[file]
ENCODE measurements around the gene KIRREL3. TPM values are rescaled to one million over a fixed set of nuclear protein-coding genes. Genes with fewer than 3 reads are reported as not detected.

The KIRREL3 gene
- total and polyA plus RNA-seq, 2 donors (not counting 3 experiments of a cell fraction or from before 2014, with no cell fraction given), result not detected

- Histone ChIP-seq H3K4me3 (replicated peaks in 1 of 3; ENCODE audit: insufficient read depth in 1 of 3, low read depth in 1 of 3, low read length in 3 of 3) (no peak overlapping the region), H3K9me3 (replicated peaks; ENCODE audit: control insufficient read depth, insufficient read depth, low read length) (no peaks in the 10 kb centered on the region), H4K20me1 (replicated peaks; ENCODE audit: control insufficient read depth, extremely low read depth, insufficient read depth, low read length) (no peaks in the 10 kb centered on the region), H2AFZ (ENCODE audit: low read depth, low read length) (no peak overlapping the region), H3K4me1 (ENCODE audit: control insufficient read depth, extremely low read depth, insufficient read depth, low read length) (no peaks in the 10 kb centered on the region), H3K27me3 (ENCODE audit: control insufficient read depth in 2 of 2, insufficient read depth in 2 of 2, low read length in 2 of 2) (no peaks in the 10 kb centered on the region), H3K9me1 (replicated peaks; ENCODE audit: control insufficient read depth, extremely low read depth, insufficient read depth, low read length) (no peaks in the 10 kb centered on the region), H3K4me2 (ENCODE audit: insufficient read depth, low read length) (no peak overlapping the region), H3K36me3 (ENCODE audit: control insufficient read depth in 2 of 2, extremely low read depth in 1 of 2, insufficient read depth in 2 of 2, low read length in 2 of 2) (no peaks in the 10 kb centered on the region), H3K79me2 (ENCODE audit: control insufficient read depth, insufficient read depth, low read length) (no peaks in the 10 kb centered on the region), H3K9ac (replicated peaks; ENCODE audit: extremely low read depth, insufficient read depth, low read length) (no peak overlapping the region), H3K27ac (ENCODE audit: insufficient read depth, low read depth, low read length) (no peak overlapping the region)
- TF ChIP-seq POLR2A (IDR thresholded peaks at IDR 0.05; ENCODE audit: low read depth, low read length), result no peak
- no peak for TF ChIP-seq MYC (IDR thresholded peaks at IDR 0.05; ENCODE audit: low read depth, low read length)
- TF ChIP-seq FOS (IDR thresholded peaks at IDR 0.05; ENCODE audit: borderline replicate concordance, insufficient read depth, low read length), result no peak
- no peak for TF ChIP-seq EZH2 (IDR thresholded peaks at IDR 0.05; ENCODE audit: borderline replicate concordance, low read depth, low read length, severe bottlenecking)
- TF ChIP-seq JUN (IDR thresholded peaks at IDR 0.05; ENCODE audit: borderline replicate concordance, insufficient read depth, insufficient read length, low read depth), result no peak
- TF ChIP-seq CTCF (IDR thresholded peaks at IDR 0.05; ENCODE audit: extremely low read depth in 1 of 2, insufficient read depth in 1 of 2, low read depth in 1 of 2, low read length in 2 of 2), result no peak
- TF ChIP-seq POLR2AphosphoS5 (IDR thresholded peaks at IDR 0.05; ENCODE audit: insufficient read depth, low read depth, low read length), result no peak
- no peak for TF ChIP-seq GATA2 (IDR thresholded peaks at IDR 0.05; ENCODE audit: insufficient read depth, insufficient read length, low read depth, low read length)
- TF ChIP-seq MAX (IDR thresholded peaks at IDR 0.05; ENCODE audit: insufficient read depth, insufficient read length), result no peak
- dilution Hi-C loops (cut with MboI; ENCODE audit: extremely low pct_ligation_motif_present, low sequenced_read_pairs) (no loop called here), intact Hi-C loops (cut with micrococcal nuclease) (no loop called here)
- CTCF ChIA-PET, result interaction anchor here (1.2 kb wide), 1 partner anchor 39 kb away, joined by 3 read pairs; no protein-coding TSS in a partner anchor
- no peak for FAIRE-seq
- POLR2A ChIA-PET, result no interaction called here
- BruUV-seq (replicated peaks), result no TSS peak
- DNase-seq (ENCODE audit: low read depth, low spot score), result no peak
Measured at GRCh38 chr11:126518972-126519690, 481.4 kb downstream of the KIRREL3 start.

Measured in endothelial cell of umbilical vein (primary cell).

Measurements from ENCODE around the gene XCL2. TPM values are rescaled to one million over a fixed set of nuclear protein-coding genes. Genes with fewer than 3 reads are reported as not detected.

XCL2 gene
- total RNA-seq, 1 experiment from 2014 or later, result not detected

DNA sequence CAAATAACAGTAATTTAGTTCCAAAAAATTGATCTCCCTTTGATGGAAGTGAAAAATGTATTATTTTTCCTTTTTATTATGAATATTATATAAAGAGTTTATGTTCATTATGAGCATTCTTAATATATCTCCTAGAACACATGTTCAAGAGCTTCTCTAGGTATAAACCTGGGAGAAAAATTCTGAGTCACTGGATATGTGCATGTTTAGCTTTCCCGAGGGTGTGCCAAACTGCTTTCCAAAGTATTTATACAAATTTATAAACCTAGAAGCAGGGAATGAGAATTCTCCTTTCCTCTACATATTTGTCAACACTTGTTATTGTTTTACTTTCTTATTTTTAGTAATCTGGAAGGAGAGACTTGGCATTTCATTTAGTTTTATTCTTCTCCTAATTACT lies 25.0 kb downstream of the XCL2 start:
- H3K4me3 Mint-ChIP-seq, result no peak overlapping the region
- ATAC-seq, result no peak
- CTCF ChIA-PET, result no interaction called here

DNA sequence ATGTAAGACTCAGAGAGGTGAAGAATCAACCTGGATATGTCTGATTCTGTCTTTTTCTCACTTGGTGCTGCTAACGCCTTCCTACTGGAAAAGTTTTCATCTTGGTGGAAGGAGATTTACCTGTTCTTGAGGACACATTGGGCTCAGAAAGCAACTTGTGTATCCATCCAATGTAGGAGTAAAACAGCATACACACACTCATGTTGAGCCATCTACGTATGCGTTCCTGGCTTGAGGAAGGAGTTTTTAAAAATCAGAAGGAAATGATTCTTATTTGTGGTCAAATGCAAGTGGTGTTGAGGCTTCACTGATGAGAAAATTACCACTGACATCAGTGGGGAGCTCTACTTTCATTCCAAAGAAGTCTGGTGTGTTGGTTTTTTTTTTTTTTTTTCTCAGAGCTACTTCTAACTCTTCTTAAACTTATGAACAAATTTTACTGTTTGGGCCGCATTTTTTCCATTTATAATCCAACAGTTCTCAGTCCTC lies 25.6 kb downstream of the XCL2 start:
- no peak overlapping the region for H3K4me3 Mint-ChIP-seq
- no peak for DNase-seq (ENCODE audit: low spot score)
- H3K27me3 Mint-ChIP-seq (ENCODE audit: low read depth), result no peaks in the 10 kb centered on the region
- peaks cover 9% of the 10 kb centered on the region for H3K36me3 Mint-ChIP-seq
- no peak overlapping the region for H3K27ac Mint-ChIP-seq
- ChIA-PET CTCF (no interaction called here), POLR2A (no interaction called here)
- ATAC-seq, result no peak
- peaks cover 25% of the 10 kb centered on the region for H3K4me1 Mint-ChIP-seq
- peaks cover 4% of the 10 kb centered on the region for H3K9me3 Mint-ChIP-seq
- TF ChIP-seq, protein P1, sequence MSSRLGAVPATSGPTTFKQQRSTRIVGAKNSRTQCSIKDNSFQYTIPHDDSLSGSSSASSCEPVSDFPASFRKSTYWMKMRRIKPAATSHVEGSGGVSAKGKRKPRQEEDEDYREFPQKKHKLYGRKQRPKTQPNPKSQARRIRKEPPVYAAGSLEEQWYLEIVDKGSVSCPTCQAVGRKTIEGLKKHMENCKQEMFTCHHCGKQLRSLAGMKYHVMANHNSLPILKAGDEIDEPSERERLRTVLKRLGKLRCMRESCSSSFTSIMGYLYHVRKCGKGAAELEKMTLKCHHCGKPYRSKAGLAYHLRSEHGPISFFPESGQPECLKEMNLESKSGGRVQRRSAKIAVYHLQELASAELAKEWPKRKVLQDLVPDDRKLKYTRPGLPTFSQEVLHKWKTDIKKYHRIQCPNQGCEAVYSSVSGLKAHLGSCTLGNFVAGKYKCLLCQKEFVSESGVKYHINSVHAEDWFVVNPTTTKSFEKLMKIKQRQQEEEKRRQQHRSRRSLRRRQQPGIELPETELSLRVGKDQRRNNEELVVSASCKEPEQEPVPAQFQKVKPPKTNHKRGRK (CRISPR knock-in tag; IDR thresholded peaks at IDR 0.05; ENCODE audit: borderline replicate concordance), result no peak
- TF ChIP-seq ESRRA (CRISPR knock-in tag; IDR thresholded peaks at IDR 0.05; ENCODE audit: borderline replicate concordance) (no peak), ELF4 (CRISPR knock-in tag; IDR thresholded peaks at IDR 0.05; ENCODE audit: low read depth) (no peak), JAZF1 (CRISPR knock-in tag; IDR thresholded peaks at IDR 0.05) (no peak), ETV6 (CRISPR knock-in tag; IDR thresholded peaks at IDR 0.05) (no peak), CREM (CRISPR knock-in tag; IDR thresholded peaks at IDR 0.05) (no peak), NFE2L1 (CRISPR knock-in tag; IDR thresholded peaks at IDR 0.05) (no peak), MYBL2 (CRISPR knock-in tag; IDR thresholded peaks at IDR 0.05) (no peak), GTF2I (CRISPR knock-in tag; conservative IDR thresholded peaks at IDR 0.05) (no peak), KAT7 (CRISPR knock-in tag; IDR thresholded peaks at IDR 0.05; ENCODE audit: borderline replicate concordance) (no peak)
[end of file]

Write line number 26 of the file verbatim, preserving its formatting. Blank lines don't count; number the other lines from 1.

- H3K4me3 Mint-ChIP-seq, result no peak overlapping the region